What are some accomplishments you’re proud of?

There are a couple of things, actually.  One is the Matterport scanner – I introduced it to the company and now it’s constantly in use. The employees enjoy it, the clients enjoy the benefits – that’s a great tool.

Another proud moment was finishing BMO Field. It was an extremely fast-paced, two-phase project that had to be delivered in time for the start of the soccer season. There was a very aggressive schedule. Everybody involved really had to step up. So, when both phases were completed, it was a very proud moment for me on behalf of HH Angus because, as a team, we came together and made that work.

How do you explain your job to someone outside the engineering industry?

I think most engineers experience this: somebody spots the engineer’s ring and says, “oh, you’re an engineer, so you must know how to do this or that.” Most people have only a vague idea about what engineers do and don’t really appreciate that we specialize across such a wide variety of engineering fields. So when I tell people what I do, I say that I use technology to facilitate the engineering work that we do, and keep it very simple so people’s eyes don’t glaze over. Because it’s somewhat complicated when you get into BIM and database-driven design, Revit models and databases and 3D visualization

Akira with his team

What are trends in engineering that excite you?

Engineering is changing. There are so many different aspects to data and Big Data, and you can already see the impact of analytics. Large construction companies are using analytics to increase their abilities, and to manage and gain information about the project; for example, safety information or construction scheduling.

We are also able to make better decisions based on the information we have. It is not only to being able to automate some of the work that we do, but also to use technology; for example, generative design.  It is not necessarily that we do the work faster, but we can do exponentially more tasks faster. A computer can generate a thousand good options on how a building could be oriented, versus engineers using our judgment and experience and saying, “well, based on my years of experience - this is the best”. Now, the computer will give you a thousand options that are better than you could ballpark.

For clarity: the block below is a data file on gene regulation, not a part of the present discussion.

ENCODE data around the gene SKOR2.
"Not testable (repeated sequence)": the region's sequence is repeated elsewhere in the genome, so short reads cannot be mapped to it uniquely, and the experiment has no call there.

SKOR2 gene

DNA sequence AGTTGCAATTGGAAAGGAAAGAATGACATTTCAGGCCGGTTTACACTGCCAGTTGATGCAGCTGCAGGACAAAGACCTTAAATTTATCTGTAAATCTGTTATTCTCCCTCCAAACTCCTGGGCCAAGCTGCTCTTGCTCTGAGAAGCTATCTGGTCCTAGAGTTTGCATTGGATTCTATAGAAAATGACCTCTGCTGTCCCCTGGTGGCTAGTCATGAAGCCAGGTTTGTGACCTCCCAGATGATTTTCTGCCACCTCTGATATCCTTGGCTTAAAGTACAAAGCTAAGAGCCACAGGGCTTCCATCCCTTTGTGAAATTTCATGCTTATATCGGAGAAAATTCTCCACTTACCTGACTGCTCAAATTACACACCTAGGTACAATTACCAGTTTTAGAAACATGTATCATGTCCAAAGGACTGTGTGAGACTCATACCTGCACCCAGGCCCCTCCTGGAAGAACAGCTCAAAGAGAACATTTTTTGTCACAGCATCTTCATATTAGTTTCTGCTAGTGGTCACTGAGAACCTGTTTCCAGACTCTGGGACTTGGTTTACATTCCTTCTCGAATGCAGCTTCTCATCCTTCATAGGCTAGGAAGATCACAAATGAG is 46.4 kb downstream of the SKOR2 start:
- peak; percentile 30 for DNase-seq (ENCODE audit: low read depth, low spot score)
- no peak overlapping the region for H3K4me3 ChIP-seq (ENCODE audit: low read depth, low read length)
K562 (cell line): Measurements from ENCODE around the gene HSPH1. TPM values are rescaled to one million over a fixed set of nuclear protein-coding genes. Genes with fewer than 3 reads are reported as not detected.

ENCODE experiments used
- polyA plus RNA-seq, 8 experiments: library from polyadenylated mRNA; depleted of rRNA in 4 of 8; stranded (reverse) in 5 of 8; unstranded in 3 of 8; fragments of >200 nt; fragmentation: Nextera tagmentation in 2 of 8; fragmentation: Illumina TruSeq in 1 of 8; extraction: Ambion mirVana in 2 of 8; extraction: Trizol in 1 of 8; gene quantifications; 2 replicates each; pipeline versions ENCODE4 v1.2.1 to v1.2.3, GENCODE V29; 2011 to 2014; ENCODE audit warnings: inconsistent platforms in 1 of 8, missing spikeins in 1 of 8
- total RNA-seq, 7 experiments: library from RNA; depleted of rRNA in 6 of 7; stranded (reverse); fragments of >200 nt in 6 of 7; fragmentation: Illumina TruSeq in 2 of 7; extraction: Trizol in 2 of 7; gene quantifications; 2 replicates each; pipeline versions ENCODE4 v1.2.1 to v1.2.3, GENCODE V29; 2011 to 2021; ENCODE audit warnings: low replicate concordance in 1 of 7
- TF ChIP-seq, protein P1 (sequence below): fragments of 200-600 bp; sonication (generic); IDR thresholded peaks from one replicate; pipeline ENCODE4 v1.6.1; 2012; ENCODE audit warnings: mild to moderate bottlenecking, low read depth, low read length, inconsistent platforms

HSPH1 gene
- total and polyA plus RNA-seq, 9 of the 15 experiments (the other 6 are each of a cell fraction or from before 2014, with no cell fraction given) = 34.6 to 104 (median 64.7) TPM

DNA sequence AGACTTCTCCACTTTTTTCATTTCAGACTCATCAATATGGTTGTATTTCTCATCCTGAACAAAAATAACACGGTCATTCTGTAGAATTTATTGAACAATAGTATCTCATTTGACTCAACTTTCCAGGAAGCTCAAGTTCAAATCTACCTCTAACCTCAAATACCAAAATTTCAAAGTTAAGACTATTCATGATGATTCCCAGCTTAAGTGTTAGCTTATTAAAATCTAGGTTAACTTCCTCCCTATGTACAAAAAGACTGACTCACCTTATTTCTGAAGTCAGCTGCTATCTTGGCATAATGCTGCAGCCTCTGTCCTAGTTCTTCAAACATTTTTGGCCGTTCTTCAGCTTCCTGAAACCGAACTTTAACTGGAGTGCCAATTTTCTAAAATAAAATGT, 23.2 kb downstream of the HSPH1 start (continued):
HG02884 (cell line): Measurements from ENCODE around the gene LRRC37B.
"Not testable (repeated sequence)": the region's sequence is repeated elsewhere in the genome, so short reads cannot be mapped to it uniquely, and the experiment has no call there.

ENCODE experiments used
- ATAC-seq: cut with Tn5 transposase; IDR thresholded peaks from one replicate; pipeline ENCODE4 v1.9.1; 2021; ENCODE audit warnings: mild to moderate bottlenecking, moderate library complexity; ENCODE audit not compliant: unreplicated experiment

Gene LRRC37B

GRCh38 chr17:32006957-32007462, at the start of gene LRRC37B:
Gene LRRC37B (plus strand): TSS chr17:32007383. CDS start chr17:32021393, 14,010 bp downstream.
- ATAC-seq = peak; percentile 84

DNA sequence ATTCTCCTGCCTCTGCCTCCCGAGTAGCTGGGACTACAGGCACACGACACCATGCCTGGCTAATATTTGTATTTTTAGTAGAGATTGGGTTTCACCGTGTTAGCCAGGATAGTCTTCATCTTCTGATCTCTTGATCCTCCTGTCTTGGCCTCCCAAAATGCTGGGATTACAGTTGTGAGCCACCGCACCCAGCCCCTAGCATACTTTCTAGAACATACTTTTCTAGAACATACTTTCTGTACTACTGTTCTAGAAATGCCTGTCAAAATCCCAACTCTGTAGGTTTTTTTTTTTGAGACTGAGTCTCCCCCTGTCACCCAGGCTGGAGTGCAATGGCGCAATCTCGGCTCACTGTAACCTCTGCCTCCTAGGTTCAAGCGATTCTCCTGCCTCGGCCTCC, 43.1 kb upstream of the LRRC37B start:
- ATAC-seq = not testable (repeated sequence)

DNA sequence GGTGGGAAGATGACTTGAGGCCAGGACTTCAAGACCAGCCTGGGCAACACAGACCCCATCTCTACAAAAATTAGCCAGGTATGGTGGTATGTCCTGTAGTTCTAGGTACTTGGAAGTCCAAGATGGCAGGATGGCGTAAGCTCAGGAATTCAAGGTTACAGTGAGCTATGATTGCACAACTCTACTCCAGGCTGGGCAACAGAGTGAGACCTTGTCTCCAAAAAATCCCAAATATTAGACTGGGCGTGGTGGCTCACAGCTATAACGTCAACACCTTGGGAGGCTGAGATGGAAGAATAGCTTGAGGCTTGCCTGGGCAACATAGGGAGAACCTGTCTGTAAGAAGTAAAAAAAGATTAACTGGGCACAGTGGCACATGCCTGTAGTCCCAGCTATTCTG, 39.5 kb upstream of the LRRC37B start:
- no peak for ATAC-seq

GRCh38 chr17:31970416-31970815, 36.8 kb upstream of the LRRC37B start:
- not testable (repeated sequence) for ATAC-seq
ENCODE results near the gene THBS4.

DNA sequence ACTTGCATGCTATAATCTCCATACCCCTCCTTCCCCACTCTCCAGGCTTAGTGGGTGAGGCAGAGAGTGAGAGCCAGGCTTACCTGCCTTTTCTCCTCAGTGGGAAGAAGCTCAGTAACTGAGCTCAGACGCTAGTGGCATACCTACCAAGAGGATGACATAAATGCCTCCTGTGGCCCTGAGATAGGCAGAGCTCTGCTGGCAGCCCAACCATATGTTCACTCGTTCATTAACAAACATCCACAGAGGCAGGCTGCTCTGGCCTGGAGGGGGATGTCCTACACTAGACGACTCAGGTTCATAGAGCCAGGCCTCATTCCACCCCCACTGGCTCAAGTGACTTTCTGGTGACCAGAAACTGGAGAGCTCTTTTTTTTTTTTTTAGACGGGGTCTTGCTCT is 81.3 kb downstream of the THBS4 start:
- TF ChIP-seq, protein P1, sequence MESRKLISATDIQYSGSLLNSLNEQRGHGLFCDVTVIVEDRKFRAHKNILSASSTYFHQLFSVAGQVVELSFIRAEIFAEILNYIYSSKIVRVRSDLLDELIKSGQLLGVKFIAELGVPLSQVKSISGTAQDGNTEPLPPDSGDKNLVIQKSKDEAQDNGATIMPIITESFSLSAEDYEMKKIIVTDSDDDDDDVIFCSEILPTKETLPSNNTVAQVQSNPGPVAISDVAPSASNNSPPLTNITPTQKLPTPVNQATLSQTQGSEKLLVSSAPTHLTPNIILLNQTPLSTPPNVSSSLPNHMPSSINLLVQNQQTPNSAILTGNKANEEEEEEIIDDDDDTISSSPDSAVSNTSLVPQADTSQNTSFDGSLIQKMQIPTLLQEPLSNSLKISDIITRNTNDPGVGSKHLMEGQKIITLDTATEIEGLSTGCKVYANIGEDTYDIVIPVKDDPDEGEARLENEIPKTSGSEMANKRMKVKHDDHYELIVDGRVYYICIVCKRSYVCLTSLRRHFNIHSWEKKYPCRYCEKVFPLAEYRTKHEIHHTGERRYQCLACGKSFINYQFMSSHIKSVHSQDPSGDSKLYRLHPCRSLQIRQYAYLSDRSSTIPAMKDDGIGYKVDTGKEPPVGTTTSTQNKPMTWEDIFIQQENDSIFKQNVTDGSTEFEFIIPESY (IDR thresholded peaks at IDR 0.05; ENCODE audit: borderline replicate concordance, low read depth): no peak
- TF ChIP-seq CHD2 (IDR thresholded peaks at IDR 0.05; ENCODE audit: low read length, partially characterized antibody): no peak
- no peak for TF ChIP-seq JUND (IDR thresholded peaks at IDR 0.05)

The ability to make really good decisions about creating efficient designs is important, because a big part of what we should be thinking about is sustainability. We have a huge part to play in creating buildings that approach Net Zero, and technology can help us make better decisions sooner, so we can create those designs. I think that’s interesting. We hear a lot about AI machines, etc.  I think that’s coming, but it may be a bit further away for consulting engineers specifically; but, we certainly can automate the work that is repetitive and labour intensive.

Is artificial intelligence going to affect the human element of our industry?

It will. Every time there is a paradigm shift in how we work, people fear that - “what are the people who do this work going to do?” But, the reality is that new technology makes the pie bigger and provides opportunities for new types of work that employ more people. This means that there will be more work that is fruitful and less work that is repetitive and unstimulating. There are so many examples: people thought ATMs were going to end tellers’ jobs. However, ATMs allowed banks to open more branches, serve more customers, and actually employ more tellers. That’s a great example of how this works. So we are going to see shifts like that.    

What skills or traits have helped you advance in your career?

Persistence! Never give up, that’s the thing - you have to keep going. Never lose the will to learn something new. We are living in a time of change – you have to be able to change how you do things at any age, you have to be able to learn something new every day and never lose the urge to try something different. Also, be kind to the people around you – HH Angus is a great example of that. This place always keeps itself moving, but it is also important to take time to help somebody, because you never know when you are going to need help. 

What would people be surprised to know about you?

I really like cooking! Maybe people will be surprised to know that.  And I really like taking back-country canoe trips. That’s something my wife and I have done a lot in the past and one of our favorite things to do. I also like to play Frisbee.